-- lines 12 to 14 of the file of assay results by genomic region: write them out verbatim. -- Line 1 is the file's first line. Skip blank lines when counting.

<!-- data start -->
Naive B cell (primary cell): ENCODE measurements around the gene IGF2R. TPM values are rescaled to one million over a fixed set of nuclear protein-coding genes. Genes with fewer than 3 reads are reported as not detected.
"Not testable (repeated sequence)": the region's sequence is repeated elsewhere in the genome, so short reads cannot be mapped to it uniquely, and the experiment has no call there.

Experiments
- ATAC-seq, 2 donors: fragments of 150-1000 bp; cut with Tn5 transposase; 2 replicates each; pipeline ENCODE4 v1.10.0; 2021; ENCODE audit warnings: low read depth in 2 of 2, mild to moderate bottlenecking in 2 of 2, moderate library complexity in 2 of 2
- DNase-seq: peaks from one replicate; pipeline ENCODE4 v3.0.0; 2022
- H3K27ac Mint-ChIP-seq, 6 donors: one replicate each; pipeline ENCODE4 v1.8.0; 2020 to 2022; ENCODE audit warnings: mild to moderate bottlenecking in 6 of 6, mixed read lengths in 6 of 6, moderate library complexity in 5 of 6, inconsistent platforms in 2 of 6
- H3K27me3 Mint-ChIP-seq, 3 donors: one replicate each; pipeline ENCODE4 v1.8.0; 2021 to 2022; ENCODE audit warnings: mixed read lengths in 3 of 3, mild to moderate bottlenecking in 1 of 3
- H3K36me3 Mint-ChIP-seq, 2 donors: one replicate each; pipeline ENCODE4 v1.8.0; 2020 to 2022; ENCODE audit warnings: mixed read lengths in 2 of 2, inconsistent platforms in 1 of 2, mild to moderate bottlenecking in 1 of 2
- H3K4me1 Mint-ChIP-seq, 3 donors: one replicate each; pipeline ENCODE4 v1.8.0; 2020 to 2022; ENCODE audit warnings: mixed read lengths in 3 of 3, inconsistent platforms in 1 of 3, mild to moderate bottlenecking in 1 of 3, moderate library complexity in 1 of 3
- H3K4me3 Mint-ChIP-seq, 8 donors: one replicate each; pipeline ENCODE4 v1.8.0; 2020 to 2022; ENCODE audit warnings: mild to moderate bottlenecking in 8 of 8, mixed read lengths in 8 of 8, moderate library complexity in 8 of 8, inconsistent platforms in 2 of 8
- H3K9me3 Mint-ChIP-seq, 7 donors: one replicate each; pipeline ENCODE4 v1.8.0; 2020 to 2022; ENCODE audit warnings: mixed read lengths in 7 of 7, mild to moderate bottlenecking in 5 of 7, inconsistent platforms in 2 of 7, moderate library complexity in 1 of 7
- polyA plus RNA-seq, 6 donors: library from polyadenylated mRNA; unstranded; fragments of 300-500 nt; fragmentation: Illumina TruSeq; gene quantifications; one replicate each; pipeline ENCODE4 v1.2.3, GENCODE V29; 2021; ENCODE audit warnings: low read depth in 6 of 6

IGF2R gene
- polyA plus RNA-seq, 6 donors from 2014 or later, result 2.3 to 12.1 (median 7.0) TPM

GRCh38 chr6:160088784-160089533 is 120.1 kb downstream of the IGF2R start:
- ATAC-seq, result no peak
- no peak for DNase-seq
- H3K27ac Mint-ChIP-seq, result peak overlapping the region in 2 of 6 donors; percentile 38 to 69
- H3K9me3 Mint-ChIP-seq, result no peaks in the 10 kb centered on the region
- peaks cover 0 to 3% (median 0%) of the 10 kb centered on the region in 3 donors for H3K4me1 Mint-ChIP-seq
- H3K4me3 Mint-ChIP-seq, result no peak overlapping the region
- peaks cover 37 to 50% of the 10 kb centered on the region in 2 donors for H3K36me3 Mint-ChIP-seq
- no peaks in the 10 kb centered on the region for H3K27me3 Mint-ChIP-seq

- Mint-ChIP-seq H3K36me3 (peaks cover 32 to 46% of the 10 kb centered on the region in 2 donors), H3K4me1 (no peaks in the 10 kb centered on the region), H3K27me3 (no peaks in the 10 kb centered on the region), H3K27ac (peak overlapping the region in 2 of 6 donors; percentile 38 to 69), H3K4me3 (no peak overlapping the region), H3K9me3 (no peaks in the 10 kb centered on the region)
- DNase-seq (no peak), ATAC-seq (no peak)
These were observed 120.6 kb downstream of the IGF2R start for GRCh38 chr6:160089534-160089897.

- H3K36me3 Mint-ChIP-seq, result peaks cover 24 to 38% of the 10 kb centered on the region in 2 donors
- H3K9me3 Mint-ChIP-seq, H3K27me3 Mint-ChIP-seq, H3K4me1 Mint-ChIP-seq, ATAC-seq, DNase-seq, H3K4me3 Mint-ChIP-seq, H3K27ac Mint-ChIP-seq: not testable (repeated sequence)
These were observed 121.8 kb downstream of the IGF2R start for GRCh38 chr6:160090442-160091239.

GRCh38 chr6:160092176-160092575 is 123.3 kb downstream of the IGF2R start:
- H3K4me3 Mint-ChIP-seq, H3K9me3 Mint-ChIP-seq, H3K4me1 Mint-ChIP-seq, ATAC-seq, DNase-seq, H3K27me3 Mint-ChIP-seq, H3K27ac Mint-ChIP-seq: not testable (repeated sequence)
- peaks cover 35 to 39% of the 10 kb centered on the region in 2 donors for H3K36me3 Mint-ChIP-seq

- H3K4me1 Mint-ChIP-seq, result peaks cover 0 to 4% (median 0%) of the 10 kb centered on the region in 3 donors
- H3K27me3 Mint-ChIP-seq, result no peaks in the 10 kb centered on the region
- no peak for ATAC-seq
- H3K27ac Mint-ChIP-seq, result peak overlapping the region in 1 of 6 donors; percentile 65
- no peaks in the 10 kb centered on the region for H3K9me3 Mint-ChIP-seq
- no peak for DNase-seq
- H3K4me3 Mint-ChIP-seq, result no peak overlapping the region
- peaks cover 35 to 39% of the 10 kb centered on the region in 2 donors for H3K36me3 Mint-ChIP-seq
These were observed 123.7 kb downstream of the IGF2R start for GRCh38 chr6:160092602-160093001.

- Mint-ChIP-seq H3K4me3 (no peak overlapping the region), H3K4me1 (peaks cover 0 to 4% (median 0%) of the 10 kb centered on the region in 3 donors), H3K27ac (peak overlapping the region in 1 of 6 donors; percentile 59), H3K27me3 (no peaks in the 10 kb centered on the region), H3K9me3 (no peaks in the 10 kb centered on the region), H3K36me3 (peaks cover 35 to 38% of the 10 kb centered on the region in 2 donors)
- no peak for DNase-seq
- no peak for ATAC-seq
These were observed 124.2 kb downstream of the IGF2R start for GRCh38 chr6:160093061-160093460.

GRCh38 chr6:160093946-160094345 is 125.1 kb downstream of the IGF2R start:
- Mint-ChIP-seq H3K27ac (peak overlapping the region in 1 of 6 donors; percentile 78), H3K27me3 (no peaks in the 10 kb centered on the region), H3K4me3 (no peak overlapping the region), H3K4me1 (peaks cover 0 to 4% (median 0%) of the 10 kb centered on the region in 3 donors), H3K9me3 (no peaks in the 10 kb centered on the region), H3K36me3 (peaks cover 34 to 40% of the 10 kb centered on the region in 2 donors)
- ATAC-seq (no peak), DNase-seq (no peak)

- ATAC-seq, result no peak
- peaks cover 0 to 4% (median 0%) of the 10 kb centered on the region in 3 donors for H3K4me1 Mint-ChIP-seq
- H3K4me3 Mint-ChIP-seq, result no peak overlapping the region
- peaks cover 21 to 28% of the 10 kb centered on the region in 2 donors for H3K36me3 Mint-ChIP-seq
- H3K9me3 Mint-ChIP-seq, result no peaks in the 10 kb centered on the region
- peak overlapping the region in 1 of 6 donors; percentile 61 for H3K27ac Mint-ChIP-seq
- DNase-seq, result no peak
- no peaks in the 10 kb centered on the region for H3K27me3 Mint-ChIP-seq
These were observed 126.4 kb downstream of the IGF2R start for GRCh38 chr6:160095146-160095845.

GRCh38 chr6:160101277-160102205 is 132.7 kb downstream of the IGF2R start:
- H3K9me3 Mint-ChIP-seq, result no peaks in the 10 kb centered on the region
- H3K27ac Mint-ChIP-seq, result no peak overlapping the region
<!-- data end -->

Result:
- polyA plus RNA-seq, 6 donors: library from polyadenylated mRNA; unstranded; fragments of 300-500 nt; fragmentation: Illumina TruSeq; gene quantifications; one replicate each; pipeline ENCODE4 v1.2.3, GENCODE V29; 2021; ENCODE audit warnings: low read depth in 6 of 6

IGF2R gene
- polyA plus RNA-seq, 6 donors from 2014 or later, result 2.3 to 12.1 (median 7.0) TPM